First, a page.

Slow To Anger
We all have one in our family, either immediate or extended. Or, maybe they are one of your best friends? Possibly an acquaintance? You know, the quick-tempered, easily- angered, get- mad- at- everything kind of person. Most everyone knows someone who exhibits that kind of temperament. They are known to be impulsive and can lash out rather quickly. Even the smallest disturbance or inconvenience can cause a major upheaval. However, according to the Bible, we are to be “slow” to anger and not quick-tempered. For some people, this is a struggle. Meaning, catching oneself before getting angry is tough to do. It takes restraint, focus, discernment, and most of all, God’s help.
There are several self-destructive things that will damage our lives if we’re not self-controlled.
The book of Proverbs encourages people to gain wisdom, specifically Godly wisdom. In doing so, a person will avoid being reckless and foolish. Proverbs 14:29 says, “Whoever is slow to anger has great understanding, but he who has a hasty temper exalts folly.” According to this verse, a person will exhibit strength and character by being “slow to anger,” as opposed to “flying off the handle.” Max Anders writes, “ There are several self-destructive things that will damage our lives if we’re not self-controlled… First is acting on impulse…Second is anger, which unleashes a torrent of harmful consequences if not brought under dominion.”
When a person loses themselves in a fit of anger, they do not exhibit the maturity that is desired or wanted. In addition, Proverbs 15:18 says, “A hot-tempered man stirs up strife, but he who is slow to anger quiets contention.” According to this verse, the person who is slow to anger helps to “diffuse a situation.” They are able to think clearly and make God-honoring responses and decisions. In other words, they help to “bring the temperature down” in a given situation. In comparison, a person might engage in a fit of anger, possibly saying things that are not true, hurt someone’s feelings, and consequently, definitely lose credibility. This person only compounds the frustration and tension of a situation. John Phillips writes, “Nine times out of ten, a ‘short fuse’ is no asset. Quick-tempered people lose many friends and frequently land in hot water.” Our fast temper can lead straight to serious trouble.
In the New Testament, James 1:19 exhorts people to be slow about getting angry. James states, “Know this, my beloved brothers: let every person be quick to hear, slow to speak, and slow to anger.” Notice in the verse that James is not telling people not to be angry, for this is a place for righteous anger, rather, his warning is to be “slow to anger.” Janet Thompson writes, “Anger shouldn’t be an instant go-to response.” To best conquer any anger issues, God’s help will be vital.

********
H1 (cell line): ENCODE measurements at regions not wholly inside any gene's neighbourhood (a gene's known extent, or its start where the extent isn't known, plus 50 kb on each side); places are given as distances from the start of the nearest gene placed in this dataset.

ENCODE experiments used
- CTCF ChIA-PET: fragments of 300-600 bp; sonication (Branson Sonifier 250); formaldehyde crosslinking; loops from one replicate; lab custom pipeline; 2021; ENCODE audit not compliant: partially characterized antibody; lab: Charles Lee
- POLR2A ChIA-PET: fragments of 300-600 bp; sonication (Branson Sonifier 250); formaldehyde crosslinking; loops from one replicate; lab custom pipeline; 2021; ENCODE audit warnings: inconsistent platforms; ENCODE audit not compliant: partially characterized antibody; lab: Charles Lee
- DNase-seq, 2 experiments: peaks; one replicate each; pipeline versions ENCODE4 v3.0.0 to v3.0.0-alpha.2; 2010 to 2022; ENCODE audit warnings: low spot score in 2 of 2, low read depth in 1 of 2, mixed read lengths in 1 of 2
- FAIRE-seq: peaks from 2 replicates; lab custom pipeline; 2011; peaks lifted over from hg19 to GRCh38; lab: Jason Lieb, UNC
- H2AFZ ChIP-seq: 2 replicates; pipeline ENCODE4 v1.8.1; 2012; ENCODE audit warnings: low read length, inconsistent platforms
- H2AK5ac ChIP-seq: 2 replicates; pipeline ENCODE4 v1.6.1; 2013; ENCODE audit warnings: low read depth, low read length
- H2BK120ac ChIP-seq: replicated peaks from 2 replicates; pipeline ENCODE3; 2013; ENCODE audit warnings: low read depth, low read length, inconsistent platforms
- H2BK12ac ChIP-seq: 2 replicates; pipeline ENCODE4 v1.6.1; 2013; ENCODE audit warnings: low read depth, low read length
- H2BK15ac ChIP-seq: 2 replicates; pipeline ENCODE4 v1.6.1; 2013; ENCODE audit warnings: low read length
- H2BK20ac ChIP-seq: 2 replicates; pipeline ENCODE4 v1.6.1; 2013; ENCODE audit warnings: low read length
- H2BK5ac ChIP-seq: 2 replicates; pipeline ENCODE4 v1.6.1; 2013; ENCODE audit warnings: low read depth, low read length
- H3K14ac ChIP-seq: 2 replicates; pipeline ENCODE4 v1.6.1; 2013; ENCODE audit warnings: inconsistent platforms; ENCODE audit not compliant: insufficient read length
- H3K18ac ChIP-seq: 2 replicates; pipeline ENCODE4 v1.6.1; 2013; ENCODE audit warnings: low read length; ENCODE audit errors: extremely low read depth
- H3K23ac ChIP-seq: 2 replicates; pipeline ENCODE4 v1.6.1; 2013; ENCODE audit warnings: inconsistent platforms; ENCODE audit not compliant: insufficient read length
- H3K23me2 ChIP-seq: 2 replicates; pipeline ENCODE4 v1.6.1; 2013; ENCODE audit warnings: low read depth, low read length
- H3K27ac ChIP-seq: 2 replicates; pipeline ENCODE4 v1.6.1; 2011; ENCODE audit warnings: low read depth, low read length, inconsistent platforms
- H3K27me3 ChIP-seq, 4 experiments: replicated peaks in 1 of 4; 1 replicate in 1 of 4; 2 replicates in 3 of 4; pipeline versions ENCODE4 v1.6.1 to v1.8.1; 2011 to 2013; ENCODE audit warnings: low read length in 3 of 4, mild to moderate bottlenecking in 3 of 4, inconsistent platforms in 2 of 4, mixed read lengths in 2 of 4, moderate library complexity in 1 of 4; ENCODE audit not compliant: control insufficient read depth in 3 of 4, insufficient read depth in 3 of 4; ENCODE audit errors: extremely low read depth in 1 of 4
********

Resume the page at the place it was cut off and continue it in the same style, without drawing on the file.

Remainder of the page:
Those who struggle with any type of anger can take some practical steps to help. For starters, if a person has a severe case of anger management, talking with a counselor would be a great first step. The counselor will be able to give some tools that will help for sure. Next, being able to take a break, meaning removing oneself from a conversation or situation, may help to diffuse a “potential” problem. In addition, learning how to respond when things go awry is helpful and takes time, not to mention also requires accountability. However, spending time with God is the uttermost important thing a person can do, no matter what problems one has. When this happens, a person will be able to focus on God through prayer and the study of God’s Word. In a similar fashion, after a person has spent time with God, talking with someone about the situation may help to “build in” some tools that will help be slow to anger. For example, a friend who is a “prayer warrior” may be able to offer some advice. Lastly, as mentioned earlier, spending time with God in prayer and Bible study is essential. When we do this, we can cast all our problems and anxiety on God because He cares for us ( 1 Peter 5:7).
Bible Verses Confronting Anger
Proverbs 14:29 – Whoever is slow to anger has great understanding,
but he who has a hasty temper exalts folly.
Proverbs 29:11 – A fool gives full vent to his spirit,
but a wise man quietly holds it back.
Proverbs 29:22 – A man of wrath stirs up strife,
and one given to anger causes much transgression.
Ecclesiastes 7:9 – Be not quick in your spirit to become angry,
for anger lodges in the heart of fools.
Old Testament Commentary on Proverbs by Max Anders
Proverbs A Commentary by John Phillips
How Can I Be “Slow to Anger” in Today’s World? by Janet Thompson